The last time we looked at the oil chart was in a post about CanRoys. At the time, there were plenty of oil bears on CNBC predicting $20-30 oil, but I was pretty sure that $50 was going to hold.
Fast forward two months, oil’s back up to $63 a barrel. The talking heads would again have you believe that geopolitical tension is the sole cause while completely glossing over the fact that the rebound started long before this latest Iranian incident.
Personally I cringe every time I hear geopolitical events being used as an excuse for price increases, be it oil or gold or anything else. What’s usually left unsaid is that the prices invariably fall as such events subside. Except that quite often the prices don’t fall as much as they rise… While Iran may have contributed a couple of dollars to the oil price, there are greater forces at work. I’ll show a couple quick charts and links and leave you to make your own conclusions.
The first is Saudi oil output in the past five years. The data from four different sources were averaged to produce the black line. Over 2006, Saudi production declined from 9.4 MM bpd to just above 8.5 MM bpd. The full article can be found at the OilDrum.
The next chart is the Baker Hughes oil rig count for Saudi Arabia. The data is only up to early 2006. The rig count increased drastically in 2005, with no apparent corresponding increase in output. So it would seem that the new wells replaced declining production elsewhere, or Saudi Aramco embarked on a massive exploration program, or both. Oil price peaked in July 06, but other than a small supply bump in the middle of the year, Saudi production was a straight line down in 2006.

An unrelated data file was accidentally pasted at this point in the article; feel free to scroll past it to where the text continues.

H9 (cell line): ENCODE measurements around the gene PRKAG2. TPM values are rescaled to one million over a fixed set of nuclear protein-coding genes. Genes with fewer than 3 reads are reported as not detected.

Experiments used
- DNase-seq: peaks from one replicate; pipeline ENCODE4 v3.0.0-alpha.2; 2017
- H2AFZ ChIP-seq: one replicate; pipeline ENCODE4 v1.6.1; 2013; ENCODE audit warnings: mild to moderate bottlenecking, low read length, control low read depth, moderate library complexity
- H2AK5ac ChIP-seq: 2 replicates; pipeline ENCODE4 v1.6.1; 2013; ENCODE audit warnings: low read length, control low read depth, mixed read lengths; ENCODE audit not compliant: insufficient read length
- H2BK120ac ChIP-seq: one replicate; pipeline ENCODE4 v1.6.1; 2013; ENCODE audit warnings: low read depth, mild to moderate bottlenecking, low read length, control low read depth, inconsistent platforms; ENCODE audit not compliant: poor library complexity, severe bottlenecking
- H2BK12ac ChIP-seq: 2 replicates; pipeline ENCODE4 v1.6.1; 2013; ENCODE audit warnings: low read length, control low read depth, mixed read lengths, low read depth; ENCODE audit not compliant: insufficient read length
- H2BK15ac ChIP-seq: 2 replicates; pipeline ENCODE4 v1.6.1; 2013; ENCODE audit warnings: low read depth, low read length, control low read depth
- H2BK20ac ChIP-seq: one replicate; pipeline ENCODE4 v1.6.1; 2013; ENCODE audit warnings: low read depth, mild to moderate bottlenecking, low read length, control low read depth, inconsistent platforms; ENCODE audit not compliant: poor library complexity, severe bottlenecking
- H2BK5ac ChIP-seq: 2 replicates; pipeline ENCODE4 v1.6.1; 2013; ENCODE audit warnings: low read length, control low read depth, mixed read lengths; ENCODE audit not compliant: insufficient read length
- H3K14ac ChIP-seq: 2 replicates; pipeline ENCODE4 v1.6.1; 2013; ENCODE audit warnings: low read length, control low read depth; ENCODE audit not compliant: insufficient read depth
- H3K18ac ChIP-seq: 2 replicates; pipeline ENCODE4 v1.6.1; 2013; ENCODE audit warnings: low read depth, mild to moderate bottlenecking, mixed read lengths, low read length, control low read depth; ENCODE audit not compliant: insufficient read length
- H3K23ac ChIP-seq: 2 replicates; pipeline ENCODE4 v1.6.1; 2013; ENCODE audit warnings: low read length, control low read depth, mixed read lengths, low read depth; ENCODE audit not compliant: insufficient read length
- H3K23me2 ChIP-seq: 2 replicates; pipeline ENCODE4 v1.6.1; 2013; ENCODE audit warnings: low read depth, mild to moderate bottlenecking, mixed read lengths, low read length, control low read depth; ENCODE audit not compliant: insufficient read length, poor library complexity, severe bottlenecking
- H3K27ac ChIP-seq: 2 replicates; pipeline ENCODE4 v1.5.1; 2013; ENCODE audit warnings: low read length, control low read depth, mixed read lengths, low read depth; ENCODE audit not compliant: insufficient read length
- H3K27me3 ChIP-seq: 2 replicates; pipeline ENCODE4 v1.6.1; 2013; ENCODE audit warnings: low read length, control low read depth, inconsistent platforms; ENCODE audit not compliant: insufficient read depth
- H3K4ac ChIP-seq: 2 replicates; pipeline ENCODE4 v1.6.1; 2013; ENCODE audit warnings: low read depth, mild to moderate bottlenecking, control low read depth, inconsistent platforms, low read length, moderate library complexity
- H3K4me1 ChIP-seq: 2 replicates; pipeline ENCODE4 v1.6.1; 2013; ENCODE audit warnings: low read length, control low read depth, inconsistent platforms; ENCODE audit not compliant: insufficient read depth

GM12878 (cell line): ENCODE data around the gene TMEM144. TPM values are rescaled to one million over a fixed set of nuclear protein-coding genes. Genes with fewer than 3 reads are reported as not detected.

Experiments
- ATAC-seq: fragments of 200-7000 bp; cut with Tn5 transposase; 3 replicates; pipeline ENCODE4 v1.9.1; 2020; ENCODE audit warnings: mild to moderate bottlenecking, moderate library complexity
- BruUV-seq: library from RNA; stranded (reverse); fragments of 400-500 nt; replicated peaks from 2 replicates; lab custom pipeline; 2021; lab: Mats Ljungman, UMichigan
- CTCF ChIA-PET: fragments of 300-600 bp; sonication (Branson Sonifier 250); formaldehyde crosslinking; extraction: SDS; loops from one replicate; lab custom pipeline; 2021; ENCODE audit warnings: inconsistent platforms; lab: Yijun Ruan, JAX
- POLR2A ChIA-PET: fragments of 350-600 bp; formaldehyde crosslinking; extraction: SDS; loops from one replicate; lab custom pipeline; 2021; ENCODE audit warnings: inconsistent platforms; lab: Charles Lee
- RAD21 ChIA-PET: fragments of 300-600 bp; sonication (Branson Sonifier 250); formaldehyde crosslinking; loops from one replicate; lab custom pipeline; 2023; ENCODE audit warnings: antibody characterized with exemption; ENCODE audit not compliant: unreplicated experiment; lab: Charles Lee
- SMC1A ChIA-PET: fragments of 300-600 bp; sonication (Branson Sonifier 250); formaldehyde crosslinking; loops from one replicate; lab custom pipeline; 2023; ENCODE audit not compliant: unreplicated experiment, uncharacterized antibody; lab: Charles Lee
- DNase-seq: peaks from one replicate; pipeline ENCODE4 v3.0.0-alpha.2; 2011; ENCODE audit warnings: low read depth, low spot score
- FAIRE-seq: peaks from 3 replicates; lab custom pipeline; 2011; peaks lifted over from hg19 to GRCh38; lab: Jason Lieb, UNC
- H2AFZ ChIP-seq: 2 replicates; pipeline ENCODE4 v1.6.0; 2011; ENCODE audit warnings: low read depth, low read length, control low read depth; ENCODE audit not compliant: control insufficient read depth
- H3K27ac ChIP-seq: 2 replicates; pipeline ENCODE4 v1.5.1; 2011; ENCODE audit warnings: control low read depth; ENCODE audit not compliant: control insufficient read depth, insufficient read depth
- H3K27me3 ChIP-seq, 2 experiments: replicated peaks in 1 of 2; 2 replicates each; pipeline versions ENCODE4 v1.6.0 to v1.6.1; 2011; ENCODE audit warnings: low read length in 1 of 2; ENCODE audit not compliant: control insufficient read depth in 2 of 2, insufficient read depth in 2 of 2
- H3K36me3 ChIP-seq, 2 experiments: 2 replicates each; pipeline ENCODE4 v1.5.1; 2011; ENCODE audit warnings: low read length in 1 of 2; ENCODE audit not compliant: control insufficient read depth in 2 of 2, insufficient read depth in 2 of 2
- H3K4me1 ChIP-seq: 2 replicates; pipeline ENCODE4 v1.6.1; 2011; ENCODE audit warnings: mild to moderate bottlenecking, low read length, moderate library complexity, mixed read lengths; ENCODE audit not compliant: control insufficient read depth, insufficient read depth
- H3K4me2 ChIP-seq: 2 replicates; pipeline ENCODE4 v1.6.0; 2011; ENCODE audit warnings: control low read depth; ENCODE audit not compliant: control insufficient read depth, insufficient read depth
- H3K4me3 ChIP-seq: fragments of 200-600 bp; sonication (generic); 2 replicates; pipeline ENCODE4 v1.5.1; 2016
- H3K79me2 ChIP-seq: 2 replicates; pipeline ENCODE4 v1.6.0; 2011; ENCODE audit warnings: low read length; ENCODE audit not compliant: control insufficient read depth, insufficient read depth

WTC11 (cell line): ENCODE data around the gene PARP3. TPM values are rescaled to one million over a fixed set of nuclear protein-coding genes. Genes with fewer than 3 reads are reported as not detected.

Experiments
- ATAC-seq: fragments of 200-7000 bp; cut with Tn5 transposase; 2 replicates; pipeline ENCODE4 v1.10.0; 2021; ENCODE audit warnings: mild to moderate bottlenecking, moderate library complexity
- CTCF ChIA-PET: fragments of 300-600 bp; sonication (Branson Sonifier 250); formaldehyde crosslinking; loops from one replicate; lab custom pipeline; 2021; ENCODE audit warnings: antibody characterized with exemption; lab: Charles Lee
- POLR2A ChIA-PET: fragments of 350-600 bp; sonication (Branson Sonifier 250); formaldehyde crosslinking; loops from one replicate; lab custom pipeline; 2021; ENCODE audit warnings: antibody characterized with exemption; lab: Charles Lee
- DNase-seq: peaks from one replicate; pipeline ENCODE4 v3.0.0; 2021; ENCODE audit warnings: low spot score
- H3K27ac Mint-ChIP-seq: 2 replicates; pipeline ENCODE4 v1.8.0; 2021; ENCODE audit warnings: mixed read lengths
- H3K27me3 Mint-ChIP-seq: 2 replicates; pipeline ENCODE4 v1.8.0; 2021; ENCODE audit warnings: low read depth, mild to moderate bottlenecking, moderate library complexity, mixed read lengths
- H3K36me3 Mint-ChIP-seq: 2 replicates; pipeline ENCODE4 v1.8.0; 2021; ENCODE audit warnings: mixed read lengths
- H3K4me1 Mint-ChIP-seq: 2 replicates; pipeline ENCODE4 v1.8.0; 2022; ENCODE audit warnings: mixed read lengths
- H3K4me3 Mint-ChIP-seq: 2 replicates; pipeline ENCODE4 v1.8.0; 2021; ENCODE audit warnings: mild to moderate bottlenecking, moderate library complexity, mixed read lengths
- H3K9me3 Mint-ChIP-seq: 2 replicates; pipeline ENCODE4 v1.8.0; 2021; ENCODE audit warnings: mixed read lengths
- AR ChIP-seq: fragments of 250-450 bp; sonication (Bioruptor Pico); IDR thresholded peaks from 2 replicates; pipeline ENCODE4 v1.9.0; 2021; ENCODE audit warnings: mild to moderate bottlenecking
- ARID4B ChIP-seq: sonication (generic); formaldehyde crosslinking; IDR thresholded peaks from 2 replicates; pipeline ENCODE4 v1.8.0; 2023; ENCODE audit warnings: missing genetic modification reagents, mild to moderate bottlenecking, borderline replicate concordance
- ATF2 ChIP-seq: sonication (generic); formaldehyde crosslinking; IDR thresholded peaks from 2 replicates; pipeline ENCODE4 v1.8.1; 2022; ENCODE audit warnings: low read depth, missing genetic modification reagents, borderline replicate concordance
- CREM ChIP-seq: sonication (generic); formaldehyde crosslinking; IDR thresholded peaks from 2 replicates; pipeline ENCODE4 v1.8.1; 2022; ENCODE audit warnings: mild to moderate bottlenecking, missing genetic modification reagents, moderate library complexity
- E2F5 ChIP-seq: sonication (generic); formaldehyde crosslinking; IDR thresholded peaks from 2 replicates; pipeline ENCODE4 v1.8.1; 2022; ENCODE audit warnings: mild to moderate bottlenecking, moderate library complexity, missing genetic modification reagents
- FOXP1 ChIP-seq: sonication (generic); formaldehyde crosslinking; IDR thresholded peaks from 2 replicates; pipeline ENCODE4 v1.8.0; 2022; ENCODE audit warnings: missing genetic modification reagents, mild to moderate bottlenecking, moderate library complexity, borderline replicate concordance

Was the reduction in Saudi oil output by choice or due to production limitations? I leave you to ponder that question. By the way, if you haven’t read Matt Simmons’ Twilight in the desert, now would be an excellent time.
Caveat: This is a look at the long term supply of crude oil, not a short term call to buy oil or oil stocks. As a matter of fact, I think oil will likely move down in the short term to form the right shoulder of an inverse H&S formation. If concerns about world economic growth emerge then $WTIC may retest the lows at $50. It would be a grand buying opportunity if were to happen.
Disclosure: I’m long oil stocks.